Song of the Day #4,059: ‘The Air That I Breathe’ – Albert Hammond

Here’s a copyright infringement tale that goes a few layers deep, and one I think is a neat illustration of how similar elements can lead to completely different songs.

In 1972, singer-songwriter Albert Hammond released the song ‘The Air That I Breathe’ on his album It Never Rains in Southern California (the title track of which is his best-known hit). He wrote the song, which is embedded below as today’s SOTD, with Mike Hazelwood.

Two years later, The Hollies recorded the track and turned into a solid hit, reaching #2 in the UK and #6 in the United States. You can hear that version here.

Fast-forward 18 years to 1992, when an English alternative band called Radiohead released its debut single, a song called ‘Creep.’ The track became a decent hit, reaching #34 on Billboard, and in fact remains the highest-charting song in Radiohead’s storied career.

The publishing company behind ‘The Air That I Breathe’ noticed similarities between the verses of the two songs (particularly The Hollies’ version) and sued Radiohead. The band acknowledged the resemblance and gave Hammond and Hazelwood co-songwriting credit on the track.

Now jump forward 25 more years, and the release of Lana Del Rey’s fourth studio album, Lust For Life. The record’s final song, ‘Get Free,’ has verses that bear a striking resemblance to Radiohead’s ‘Creep’ (and, by extension, The Hollies’ ‘The Air That I Breathe’).

According to Del Rey, Radiohead threatened a lawsuit and demanded 100% of the song’s royalties, even after she offered 40% (the chorus has no similarity to ‘Creep’). Radiohead admits to raising the issue, but denies threatening to sue or demanding all of the proceeds. Amusingly, they stated they wanted proper credit for “all writers of ‘Creep,'” meaning Hammond and Hazelwood as well.

The parties apparently came to an agreement outside of court, because Del Rey resumed performances of the song within a few months, saying the controversy was behind her.

Though ‘Get Free’ does have an undeniable similarity to ‘Creep,’ it seems a bit snotty for Radiohead to go there. For one thing, unlike every other song I’ve written about this week, ‘Get Free’ isn’t a hit. It’s a deep cut, never released as a single, and therefore not a real source of revenue for anybody involved. Then there’s the fact that Radiohead was sued over the very same song they’re claiming was copied!

My takeaway from this case is that I really enjoy all three of these songs, and find them all unique and effective in very different ways. It’s a fascinating look at how you can start with the same chord progression and melody but branch off in whole new directions.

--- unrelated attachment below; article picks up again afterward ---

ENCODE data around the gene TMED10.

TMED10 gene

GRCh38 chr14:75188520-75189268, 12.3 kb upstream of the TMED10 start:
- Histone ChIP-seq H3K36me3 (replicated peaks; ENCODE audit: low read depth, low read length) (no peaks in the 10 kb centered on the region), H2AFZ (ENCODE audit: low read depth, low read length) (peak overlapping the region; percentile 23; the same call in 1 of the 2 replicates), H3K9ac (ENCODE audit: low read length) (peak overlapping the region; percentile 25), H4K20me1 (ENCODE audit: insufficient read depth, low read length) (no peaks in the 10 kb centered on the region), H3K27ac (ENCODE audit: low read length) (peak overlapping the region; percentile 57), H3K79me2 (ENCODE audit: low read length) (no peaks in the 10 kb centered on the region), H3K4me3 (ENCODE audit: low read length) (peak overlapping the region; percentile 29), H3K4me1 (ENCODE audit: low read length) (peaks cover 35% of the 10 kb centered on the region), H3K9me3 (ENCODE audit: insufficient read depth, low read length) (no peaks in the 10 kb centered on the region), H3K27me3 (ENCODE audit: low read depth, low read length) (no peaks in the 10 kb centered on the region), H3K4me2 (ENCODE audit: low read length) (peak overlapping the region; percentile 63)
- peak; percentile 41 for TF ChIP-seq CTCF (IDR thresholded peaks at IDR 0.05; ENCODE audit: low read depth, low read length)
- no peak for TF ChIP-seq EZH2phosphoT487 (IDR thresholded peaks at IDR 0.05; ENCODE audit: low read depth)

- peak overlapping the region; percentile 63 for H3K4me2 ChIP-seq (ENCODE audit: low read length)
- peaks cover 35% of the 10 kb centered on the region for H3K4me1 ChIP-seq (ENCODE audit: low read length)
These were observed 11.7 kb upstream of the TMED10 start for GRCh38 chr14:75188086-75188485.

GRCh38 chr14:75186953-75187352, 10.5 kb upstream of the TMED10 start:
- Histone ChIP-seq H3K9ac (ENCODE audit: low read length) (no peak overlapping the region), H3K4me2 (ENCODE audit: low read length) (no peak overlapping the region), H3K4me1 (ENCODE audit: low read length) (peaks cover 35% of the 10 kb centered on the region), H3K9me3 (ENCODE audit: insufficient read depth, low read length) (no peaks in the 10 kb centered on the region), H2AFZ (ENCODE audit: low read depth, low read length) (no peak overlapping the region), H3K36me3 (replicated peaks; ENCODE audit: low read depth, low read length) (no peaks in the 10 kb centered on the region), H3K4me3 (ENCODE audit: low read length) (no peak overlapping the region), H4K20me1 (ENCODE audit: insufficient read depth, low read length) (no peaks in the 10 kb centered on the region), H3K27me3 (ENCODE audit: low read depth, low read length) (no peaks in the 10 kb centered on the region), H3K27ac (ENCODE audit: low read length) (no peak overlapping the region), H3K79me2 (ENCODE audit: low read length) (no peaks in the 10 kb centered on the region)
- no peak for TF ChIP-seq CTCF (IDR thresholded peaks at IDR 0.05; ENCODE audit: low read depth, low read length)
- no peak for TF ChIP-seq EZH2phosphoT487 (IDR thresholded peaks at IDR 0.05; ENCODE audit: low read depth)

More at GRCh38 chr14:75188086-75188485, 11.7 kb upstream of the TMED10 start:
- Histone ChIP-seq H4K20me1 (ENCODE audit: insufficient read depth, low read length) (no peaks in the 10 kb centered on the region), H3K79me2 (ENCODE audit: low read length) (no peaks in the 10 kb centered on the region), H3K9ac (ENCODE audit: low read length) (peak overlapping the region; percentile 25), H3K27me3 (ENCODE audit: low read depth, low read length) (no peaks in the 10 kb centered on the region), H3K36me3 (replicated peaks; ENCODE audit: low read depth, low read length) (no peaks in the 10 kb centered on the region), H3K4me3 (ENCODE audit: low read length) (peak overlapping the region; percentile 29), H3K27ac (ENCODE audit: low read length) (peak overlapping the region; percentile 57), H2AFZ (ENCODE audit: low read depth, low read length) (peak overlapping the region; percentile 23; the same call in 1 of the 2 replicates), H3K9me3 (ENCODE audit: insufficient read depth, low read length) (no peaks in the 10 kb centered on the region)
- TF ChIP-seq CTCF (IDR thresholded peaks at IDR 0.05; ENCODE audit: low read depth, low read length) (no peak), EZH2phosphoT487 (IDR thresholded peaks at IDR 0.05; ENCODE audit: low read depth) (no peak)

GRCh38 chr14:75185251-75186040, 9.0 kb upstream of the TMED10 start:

As for Hammond’s 1972 original, the song that started it all, one astute YouTube commenter points out that at the song’s big finish (at 2:30 in the clip below), the drums and music sound a whole lot like The Beatles’ ‘Carry That Weight.’

If I could make a wish
I think I’d pass
Can’t think of anythin I need
No cigarettes, no sleep, no light, no sound
Nothing to eat, no books to read

Making love with you
Has left me peaceful, warm, and tired
What more could I ask
There’s nothing left to be desired
Peace came upon me and it leaves me weak
So sleep, silent angel
Go to sleep

Sometimes, all I need is the air that I breathe
And to love you
All I need is the air that I breathe
Yes to love you
All I need is the air that I breathe

Peace came upon me
And it leaves me weak
So sleep, silent angel
Go to sleep

Sometimes, all I need is the air that I breathe
And to love you
All I need is the air that I breathe
Yes to love you
All I need is the air that I breathe

Sometimes, all I need is the air that I breathe
And to love you
All I need is the air that I breathe
Yes to love you
All I need is the air that I breathe
And to love you
All I need is the air that I breathe
Yes to love you

One thought on “Song of the Day #4,059: ‘The Air That I Breathe’ – Albert Hammond

  1. Dana Gallup says:

    There really are just so many notes, so many chord progressions. I’m glad to see that, in this case, things were worked out without drawn out court fights.

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